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Default Re: Newbie qustion on lean burn and mileage

Thanks for the reply, I'll give it a shot
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Old 01-26-2009, 11:35 PM   #4 (permalink)
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Hi met-head; Iamian is correct, but there's more to the story. First, you need to maximize the envelope at which lean burn can occur. The main way to do this is to make sure you have lots of air in your tires. I run 55 lbs. And hopefully you have the stock Bridgestone Potenza 165-65-14 rubber.

By far, cruising in 5th gear is the most efficient. But to keep it in lean burn you may need to slow down to 58 mph or less, depending on the wind, the grade, and the tires, etc. A steady speed of about 38 mph is ultimately going to yield the very best mpg, but who has the time or patience to linger there very long? Therefore, everything else is but a compromise. But surely, accelerating slowly & gently, and staying OUT of electric assist yields the best MPG.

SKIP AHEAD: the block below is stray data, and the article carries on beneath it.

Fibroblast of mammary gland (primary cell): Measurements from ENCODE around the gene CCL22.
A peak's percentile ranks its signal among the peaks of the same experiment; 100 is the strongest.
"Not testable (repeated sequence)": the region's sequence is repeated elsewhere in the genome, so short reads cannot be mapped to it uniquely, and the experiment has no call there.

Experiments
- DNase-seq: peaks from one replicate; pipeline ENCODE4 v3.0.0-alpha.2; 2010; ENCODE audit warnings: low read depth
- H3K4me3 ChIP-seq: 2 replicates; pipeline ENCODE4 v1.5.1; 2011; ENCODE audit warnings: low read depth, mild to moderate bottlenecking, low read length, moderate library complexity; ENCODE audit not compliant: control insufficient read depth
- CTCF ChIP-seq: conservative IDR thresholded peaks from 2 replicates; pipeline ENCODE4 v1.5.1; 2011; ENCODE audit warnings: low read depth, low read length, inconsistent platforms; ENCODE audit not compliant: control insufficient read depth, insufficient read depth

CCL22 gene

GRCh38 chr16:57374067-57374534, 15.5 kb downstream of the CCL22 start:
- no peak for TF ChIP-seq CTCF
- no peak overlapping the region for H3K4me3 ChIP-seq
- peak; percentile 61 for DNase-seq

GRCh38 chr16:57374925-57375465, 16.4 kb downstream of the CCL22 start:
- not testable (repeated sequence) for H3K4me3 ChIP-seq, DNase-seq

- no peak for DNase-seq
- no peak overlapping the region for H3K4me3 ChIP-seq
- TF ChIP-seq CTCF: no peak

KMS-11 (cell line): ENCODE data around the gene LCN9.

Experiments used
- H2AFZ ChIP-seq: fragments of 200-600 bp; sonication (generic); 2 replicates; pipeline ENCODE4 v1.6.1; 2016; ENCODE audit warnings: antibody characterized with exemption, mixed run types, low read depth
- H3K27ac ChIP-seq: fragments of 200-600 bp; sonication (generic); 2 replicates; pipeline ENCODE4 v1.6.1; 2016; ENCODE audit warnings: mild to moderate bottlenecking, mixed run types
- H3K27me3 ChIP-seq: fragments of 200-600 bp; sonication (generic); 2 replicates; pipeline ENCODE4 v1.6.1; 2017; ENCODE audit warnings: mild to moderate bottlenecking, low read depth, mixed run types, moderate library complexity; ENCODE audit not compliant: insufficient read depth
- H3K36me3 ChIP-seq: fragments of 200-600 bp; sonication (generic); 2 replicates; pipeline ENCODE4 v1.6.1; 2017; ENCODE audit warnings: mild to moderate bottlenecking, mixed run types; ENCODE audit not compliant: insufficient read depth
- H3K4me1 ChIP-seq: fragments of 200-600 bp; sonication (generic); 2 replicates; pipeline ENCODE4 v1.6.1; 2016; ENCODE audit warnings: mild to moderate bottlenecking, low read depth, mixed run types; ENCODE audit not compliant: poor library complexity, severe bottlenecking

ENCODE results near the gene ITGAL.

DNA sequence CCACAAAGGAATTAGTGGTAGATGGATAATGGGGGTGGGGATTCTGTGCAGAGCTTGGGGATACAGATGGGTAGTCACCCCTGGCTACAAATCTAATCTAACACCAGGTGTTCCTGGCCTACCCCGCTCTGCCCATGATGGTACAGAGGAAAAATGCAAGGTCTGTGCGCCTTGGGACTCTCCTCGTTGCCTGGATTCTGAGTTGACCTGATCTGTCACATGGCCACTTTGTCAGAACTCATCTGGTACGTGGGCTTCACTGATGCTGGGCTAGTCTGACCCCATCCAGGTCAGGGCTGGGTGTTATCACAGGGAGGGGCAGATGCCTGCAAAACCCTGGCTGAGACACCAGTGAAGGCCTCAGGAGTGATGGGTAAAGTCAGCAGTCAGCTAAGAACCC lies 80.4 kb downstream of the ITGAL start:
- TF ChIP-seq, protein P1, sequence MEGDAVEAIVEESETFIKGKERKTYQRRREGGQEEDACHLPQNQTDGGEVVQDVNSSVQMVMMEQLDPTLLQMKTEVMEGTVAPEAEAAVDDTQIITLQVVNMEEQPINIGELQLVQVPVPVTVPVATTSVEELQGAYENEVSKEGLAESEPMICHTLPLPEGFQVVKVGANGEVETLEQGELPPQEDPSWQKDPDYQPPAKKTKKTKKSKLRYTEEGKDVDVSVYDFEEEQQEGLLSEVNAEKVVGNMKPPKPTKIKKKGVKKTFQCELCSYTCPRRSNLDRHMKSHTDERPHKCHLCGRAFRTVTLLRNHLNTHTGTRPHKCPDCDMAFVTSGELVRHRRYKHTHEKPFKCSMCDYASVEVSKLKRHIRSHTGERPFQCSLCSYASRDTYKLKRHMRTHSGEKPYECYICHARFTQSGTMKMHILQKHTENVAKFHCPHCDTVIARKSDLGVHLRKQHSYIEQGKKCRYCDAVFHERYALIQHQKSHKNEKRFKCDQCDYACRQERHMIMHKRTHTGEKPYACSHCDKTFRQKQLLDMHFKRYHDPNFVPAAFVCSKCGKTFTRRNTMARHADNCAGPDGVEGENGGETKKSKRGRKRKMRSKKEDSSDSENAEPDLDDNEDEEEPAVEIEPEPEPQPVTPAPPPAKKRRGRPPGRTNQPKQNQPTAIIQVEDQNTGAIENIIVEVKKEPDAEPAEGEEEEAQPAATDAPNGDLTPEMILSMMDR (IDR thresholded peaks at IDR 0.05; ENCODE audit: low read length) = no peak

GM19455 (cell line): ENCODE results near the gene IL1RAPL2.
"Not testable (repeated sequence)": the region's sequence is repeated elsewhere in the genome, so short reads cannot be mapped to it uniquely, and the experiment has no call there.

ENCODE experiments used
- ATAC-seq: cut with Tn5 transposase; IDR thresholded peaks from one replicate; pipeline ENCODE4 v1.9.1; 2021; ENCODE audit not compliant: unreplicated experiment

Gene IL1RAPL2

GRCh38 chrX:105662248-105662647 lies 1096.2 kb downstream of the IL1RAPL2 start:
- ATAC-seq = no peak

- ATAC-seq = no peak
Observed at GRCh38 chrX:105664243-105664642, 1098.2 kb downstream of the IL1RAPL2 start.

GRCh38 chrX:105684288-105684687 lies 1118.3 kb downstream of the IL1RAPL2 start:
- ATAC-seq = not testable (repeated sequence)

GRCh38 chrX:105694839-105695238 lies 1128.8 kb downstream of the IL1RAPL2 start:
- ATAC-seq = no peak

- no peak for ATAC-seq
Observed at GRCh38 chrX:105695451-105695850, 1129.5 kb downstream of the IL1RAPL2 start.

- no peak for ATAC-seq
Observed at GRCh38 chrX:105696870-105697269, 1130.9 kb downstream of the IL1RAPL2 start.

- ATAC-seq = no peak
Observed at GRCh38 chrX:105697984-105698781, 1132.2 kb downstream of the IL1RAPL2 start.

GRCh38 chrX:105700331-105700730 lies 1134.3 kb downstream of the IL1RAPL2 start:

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Old 01-27-2009, 12:38 AM   #5 (permalink)
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I have a dashdyno that I set the alarms to light green when AFR/voltage
is reading lean burn and red when not. Its not as distracting as looking
down to see the fcd. When cruising its surprising how easy it is to
go in and out of lean burn with small hills.

From some trial runs I have increased the mpg about 10mpg by
using this device. With addition of MIMA I could keep that green
light on all the time and boost mpg a lot more. That might be the
next project after finishing the seat install.
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Old 01-29-2009, 01:44 PM   #6 (permalink)